T. K. Kurien

Sandeep, what we are seeing is that largely, pipeline has clearly improved over the past years. There is no question about it. And the number of deals that we are competing for are significantly higher than where they were last year. Is this a secular trend across industries? The answer is in most industries, there are 1 or 2 industries where we still don't have -- we don't see that trend coming in. But in most industries primarily driven by 2 areas, technology infrastructure and to some extent, application management, we are seeing deals coming in -- coming in. So to that extent, like I said earlier, we are a little more bullish than we were last year.

Sandeep Shah - CIMB Research

Okay. And in terms of the -- in the industrial management side, you -- and in the traditional outsourcing business, you believe that the deal-win ratio has gone up. So any particular reason here? Is it more specific to the clients on the Wipro spending? Or has it more to do with our proactive approach leading to this kind of a deal-win ratio improvement?

T. K. Kurien

So I'll ask Anand Sankaran, who runs our global infrastructure business, to comment then.

Anand Sankaran

Sandeep, this is Anand here. I think, the reason why we are seeing a few good wins in the industrial space, it is because of the pool of investments that we've been making and the cutting higher capabilities in this area for the last 6 months. So we've got the early build strong capabilities around our solution architecting skill. We've built strong capabilities onshore to be able to effectively position our solutions to the customer. We've also built great capabilities around tools and automation, which is also yielding great results in terms of productivity improvements. So this is something that we have spoken about, I think, for the last 1 year. And we're able to drive significantly higher levels of nonlinearity and productivity as a consequence of implementing the automation of systems and tools that we have developed, too, with the last 12 months. So I think what's happened is that all these capabilities are now being brought to bear in front of the customer. Our pipeline has gone up significantly, we've had 2 good wins in quarter 1, and we hope to sustain this momentum in the infrastructure services space going ahead.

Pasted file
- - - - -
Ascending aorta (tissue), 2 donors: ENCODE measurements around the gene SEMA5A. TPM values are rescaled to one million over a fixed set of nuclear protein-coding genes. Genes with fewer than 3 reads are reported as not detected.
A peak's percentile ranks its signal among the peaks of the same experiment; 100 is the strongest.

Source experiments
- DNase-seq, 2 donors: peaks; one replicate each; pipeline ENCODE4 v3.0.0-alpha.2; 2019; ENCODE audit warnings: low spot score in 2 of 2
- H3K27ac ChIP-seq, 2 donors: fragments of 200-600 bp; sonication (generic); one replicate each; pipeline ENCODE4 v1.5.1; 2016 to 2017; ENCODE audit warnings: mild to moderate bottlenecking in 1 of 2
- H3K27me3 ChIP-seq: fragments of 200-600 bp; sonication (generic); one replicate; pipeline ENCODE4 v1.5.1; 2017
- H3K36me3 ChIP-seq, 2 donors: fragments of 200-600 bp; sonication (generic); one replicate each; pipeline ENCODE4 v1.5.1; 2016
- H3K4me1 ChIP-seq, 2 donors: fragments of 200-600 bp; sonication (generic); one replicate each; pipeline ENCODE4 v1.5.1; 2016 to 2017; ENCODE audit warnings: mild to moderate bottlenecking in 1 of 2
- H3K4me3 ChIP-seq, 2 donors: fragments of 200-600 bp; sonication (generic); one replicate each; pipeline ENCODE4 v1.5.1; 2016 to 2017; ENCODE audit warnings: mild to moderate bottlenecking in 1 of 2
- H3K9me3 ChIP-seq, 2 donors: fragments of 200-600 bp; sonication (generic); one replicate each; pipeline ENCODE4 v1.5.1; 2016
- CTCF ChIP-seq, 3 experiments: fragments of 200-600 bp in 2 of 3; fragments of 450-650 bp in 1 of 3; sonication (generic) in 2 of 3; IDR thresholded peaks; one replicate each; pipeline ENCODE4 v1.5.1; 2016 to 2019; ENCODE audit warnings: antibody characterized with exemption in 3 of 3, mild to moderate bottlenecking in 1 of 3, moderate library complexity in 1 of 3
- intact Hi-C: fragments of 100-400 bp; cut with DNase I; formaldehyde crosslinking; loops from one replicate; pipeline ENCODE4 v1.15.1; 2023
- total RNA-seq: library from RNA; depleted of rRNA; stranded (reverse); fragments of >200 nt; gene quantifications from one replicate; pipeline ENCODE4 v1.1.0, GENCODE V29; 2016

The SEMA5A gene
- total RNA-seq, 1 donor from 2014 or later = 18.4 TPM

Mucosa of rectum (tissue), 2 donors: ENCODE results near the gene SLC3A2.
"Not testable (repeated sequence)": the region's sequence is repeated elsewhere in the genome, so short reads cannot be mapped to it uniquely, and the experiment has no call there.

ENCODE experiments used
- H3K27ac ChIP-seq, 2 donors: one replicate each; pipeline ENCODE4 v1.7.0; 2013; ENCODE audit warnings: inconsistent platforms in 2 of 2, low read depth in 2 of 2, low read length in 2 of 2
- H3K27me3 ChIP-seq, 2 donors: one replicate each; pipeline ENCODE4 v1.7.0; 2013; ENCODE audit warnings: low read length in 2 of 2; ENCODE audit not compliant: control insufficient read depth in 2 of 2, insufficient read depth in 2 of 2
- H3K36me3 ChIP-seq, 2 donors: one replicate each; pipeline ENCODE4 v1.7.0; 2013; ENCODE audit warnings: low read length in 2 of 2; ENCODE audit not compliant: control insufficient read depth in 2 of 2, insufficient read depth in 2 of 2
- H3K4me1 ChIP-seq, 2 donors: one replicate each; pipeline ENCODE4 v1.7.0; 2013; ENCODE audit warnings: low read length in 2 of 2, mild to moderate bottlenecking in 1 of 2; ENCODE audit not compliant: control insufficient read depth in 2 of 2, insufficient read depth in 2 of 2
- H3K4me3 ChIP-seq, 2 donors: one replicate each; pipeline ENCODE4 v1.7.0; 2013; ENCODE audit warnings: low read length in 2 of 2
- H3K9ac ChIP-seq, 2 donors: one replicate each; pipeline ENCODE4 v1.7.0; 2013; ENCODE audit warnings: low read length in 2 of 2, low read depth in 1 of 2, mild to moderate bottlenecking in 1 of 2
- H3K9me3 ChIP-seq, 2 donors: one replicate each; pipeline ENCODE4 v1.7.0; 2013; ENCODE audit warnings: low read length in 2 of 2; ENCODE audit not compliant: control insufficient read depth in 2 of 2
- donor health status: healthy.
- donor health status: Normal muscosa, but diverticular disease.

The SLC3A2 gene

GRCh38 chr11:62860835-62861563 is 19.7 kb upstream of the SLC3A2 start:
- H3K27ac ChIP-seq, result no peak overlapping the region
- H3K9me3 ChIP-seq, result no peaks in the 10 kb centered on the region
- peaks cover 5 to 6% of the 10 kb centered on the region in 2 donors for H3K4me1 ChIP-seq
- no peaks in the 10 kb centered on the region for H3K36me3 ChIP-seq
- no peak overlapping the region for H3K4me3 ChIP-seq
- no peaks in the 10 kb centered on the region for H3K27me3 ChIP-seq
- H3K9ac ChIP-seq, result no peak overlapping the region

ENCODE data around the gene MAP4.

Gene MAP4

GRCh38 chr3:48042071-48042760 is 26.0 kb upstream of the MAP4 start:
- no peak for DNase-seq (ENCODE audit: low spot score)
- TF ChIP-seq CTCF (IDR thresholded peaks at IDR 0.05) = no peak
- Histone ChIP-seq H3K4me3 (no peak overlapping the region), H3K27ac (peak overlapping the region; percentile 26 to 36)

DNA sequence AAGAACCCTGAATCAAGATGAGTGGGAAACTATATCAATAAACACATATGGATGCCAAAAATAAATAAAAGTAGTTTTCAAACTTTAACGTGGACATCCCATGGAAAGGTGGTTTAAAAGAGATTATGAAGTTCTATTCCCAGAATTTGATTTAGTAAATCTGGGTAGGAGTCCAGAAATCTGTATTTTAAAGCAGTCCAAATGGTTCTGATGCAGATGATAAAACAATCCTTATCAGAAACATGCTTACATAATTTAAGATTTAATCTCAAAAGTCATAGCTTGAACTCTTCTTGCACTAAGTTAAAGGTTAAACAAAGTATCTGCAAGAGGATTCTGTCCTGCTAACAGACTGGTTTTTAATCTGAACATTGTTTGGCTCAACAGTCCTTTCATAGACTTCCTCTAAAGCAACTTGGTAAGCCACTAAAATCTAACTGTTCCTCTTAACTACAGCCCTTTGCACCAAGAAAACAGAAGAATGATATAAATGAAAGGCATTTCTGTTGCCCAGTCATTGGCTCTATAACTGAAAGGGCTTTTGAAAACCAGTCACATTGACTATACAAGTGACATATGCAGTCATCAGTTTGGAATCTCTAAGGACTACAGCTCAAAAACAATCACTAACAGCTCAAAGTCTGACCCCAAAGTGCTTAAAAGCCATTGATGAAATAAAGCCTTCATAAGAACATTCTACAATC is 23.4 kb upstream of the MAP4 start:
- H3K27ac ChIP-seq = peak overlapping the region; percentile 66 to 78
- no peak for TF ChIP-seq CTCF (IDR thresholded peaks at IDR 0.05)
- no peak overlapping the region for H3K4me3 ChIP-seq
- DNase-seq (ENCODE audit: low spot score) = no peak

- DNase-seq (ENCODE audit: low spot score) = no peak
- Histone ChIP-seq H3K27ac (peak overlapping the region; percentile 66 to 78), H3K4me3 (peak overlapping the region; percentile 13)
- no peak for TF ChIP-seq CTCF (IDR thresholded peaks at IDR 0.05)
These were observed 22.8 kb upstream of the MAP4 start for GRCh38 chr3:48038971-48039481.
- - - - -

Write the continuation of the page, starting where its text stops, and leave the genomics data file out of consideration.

Sandeep Shah - CIMB Research

Just follow-up to this, is this leading to the new wallet share from existing vendor? Or is it leading to -- your proactive approach leading to a new spend coming to you?

Anand Sankaran

So it's a mix of both [indiscernible]. So it is an increase in wallet share in some of our large accounts. We've proactively invested in solution architects in some of our large accounts, and that's yielding results, wherein we are going in and improving our share of wallet and existing accounts. In some account, really looking at cross-selling, infrastructure services where we're doing ADM or AD work, and also in new accounts where we're actively pursuing deal renewals that are coming down the pipe. So we're going after large deals that are coming up for renewals. And if you look at our pipeline today, close to 50% of the deals would be deals that are coming up for renewals in the next 12 months. So it's a mix of both, Sandeep. It's a mix of going after our existing accounts and upselling and cross-selling in them as well as going after new ones, either directly or through advisers and going after deal renewals in both of them.

Sandeep Shah - CIMB Research